After the tragic loss of her three year old son, Sharletta Evans became a local community activist and motivational speaker. She first began her grassroots efforts towards gang prevention in her backyard, leading her to form the Re-Creation Center, an anti-gang nonprofit. Because of the attention of her almost immediate public declaration of forgiveness towards her son’s shooters, Sharletta turned the spotlight both personally and politically towards fairness for juvenile offenders. Sharletta’s testimony was shared at the Supreme Court case of Miller vs. Alabama, in which the Supreme Court ruled that it is unconstitutional for juveniles to receive life without parole sentences. She also heavily campaigned for HB 1271, limiting direct file cases Colorado prosecutors can call against juveniles. HB 11-1032, a Colorado bill that expands restorative justice for adults, was also signed into law in 2011, and Sharletta was an instrumental part of getting the bill passed while working with Representative Pete Lee (D-Colorado). Currently, she is a Restorative Justice facilitator and mediator and she has also been a participant; In May of 2012, she met with the man who pulled the trigger that fired the fatal bullet, killing her son, making her one of the few people in the country who has been on both sides of the Restorative Justice process. Sharletta is in the process of writing her life experience and sharing her world changing story of the tragic loss of her 3-year-old son, while she travels and speaks about her very own restorative justice dialogue with the teenage offender. She also shares the process of grief and forgiveness, juvenile justice, bridging the gap through the restorative justice, guilt and denial that the offender and victim may experience due to a crisis.read more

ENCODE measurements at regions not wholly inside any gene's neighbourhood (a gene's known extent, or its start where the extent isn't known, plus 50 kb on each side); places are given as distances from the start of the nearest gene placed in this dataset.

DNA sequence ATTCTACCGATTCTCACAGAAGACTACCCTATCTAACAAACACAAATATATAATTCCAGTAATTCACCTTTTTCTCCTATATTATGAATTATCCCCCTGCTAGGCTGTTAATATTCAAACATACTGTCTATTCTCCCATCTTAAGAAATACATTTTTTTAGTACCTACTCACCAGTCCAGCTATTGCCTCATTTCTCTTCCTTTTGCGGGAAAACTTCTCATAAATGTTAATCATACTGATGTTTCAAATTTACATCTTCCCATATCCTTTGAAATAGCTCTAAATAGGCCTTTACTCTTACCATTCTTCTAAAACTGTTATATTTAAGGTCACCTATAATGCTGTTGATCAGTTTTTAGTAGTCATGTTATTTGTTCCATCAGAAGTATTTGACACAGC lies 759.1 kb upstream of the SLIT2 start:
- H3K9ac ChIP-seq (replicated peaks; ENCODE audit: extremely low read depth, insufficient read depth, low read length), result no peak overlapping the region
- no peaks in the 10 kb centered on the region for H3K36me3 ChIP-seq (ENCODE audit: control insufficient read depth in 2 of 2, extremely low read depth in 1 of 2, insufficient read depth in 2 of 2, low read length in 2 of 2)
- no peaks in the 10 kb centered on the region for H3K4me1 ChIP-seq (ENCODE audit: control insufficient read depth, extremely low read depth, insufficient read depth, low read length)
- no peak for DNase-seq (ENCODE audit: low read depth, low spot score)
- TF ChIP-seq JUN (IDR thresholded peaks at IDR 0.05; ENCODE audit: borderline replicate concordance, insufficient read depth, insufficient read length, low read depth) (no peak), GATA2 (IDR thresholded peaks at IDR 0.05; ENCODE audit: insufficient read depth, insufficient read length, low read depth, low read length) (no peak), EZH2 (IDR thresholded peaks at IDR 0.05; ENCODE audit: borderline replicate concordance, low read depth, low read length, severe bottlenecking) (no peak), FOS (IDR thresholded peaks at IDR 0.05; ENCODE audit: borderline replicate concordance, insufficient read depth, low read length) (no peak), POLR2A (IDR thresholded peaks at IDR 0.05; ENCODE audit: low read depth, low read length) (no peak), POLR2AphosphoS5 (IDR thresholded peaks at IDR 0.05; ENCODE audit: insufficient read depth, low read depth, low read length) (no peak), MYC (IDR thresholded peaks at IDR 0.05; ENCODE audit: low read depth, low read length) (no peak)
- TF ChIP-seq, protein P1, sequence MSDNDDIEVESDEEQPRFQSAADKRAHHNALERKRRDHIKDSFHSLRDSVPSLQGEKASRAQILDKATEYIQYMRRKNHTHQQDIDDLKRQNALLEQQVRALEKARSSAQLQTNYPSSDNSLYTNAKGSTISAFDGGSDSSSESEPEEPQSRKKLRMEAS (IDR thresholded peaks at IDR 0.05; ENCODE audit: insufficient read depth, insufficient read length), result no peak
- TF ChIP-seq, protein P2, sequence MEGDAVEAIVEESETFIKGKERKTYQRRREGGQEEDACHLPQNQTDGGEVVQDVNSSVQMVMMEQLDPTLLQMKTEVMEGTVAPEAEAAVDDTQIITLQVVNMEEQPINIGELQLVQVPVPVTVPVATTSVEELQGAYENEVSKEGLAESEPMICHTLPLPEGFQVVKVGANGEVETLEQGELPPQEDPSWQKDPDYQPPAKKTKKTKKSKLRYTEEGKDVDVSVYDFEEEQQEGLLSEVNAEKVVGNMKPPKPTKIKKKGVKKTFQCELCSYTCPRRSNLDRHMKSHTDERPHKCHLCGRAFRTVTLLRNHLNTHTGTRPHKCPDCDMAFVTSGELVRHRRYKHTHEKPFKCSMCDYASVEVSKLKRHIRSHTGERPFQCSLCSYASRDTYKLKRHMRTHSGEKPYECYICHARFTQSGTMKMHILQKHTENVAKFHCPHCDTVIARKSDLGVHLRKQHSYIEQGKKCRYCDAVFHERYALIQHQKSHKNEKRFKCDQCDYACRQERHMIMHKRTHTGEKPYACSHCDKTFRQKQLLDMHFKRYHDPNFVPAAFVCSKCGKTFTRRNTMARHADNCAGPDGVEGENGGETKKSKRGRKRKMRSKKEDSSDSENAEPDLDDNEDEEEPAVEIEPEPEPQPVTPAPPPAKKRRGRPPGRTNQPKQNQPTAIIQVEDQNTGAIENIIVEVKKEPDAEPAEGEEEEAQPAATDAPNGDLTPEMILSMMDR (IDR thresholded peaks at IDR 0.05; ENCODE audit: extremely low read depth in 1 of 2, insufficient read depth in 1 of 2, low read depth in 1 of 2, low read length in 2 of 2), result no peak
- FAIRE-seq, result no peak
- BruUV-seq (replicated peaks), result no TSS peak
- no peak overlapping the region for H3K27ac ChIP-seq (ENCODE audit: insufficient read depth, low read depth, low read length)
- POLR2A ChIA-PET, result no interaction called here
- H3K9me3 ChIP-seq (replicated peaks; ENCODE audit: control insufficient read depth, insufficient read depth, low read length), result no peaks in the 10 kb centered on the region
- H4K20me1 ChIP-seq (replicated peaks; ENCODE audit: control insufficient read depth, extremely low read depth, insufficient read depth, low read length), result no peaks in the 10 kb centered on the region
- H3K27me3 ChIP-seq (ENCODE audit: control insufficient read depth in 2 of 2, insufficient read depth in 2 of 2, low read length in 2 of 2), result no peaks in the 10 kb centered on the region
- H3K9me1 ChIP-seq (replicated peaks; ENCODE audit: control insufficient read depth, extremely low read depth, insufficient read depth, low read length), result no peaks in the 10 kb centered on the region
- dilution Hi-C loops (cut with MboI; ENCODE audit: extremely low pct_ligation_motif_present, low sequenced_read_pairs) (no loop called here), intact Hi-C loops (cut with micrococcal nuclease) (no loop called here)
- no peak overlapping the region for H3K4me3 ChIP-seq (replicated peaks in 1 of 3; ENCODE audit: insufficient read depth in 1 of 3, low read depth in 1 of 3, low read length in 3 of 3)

Dan DaileyParricide CasesMajor Media Credentials(Texas and nationwide)Dan Dailey is director of The Redemption Project, a nonprofit youth justice advocacy which specializes in providing customized and unconditional lifelong support to children who commit parricides. "I specialize in parricides because for a variety of reasons including mental illness and awful abuse, these children are rarely culpable," says Dailey. "Even though they commit murder, these kids are not criminals. They're survivors."Since he began this work in 2005, he has been involved in some of the most high profile cases in America. His goal has always been to bring"world-class" legal and other services to bear for the benefit of these vulnerable kids, most of whom are indigent and without effective family support. The Redemption Project hires attorneys and expert witnesses in the trial phase; provides mentors, education materials, and commissary funds while kids are incarcerated; tuition, housing, health care and other basic support during the prison-to-freedom transition. read more about Dan and his work